The faith-based ensemble drama "Crossroad" builds considerable power as it weaves its pensive tale of life, death and destiny.
Although writer-director Shervin Youssefian might have considered one more script pass (there's some awkward dialogue and several thin characterizations here) and a stronger grip on his less proficient cast members, he has clearly worked hard to create a meaningful journey.
Set mostly in an L.A.-area diner, with flashbacks revealing the main characters' backstories, the movie brings together a dozen strangers whose lives unexpectedly overlap. This setup might seem more contrived than it already does if not for the story's convincing spiritual streak; there's a "bigger plan" at work.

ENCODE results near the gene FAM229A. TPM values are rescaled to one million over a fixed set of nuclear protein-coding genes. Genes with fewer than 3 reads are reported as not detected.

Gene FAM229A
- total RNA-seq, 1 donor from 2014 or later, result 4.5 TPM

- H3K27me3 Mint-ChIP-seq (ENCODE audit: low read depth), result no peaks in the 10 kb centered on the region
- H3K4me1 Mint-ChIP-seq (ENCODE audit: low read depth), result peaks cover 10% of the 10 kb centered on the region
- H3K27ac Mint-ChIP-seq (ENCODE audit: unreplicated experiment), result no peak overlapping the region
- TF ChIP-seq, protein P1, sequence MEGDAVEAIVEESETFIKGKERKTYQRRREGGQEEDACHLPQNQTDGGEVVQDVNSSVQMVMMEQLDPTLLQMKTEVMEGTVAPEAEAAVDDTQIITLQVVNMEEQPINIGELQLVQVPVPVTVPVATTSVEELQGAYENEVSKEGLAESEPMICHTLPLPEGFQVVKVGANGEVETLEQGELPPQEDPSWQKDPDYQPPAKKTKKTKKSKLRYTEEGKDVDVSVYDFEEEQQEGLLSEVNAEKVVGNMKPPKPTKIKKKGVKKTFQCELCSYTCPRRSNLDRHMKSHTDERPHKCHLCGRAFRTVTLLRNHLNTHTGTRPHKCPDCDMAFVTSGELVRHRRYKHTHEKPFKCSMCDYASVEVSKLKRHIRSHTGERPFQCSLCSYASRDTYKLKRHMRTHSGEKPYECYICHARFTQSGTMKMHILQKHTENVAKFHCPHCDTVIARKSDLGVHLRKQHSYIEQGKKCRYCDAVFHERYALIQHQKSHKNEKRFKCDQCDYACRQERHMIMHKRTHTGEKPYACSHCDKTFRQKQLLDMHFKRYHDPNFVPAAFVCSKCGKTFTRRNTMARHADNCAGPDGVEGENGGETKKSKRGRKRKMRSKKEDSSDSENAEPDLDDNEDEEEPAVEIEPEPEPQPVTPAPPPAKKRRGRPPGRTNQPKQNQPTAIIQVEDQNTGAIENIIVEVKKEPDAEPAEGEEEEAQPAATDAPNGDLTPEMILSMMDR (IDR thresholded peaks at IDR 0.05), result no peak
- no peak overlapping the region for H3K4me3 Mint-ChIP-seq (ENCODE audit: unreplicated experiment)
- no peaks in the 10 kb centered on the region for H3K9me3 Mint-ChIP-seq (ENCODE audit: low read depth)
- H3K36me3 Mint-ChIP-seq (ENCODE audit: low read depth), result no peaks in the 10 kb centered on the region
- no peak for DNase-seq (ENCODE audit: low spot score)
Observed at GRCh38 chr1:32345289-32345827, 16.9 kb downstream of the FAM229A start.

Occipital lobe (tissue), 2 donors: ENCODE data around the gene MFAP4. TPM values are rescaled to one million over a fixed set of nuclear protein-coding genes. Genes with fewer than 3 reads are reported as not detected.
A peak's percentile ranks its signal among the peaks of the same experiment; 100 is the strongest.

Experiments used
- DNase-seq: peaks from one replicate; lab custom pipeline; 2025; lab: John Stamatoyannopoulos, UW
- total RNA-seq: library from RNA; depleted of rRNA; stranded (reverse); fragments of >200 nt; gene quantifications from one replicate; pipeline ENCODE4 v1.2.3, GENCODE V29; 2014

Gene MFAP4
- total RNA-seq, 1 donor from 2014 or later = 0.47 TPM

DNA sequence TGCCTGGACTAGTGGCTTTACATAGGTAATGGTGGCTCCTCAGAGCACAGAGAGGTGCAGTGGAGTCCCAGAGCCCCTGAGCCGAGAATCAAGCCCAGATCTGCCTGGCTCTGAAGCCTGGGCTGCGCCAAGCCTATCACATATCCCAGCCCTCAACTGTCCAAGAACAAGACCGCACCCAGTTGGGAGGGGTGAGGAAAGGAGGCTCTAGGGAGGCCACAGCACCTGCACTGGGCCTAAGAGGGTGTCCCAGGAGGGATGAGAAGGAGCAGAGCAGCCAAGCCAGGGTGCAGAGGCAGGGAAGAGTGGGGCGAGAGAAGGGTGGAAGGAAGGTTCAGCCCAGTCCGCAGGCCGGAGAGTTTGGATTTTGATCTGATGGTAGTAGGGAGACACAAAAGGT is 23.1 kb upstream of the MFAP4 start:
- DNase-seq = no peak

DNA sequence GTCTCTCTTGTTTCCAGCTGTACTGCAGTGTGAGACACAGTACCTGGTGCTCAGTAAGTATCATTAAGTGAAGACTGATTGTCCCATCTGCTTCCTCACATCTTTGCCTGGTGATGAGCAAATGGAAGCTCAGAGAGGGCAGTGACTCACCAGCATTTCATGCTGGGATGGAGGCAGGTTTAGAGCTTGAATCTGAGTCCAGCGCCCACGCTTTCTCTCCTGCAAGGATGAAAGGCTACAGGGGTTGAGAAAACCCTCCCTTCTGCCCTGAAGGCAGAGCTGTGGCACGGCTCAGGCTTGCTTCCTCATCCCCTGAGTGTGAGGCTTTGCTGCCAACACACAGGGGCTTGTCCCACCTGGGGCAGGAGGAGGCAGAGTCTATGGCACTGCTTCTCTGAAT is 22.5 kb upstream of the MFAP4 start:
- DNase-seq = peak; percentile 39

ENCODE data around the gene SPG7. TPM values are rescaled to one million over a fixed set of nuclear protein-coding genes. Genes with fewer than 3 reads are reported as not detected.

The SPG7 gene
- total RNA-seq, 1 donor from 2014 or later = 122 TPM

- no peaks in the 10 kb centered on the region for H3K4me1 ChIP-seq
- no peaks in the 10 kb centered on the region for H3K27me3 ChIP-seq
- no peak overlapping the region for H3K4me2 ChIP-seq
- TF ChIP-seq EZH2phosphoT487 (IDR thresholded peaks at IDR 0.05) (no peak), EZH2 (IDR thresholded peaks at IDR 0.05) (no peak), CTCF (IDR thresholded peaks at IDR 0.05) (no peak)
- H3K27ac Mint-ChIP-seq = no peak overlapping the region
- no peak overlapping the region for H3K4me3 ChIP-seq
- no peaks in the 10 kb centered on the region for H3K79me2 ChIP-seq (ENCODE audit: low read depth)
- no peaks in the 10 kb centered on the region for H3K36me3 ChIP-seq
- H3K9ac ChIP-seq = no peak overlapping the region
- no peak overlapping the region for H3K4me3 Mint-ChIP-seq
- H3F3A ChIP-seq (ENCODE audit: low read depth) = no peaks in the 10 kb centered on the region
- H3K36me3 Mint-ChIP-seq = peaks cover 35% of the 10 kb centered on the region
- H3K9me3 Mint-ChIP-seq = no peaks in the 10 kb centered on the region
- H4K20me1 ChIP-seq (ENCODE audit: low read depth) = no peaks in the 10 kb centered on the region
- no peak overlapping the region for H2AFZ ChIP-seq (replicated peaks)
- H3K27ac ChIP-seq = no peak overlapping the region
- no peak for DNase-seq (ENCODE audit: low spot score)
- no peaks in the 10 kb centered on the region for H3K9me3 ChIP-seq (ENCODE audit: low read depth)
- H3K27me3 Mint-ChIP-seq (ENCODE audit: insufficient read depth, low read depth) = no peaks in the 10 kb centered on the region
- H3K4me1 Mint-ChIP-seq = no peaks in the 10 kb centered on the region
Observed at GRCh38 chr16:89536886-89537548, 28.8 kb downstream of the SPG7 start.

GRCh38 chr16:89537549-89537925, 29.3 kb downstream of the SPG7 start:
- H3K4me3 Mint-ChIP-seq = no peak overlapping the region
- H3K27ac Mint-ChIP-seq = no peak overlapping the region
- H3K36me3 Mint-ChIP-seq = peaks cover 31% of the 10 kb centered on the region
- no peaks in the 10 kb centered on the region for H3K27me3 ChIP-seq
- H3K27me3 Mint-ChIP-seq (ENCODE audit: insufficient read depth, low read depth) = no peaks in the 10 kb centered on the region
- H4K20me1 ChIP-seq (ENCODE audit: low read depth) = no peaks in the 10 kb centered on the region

At the center is Michael (Philip Bulcock), a man haunted by the deaths of his wife and daughter six years before at the hands of unstable fellow church attendee, Clef (Sean Galuszka). Under the guise of a job interview -- but with revenge in mind -- Michael sets a meeting at the diner with Clef, who's just been released from prison.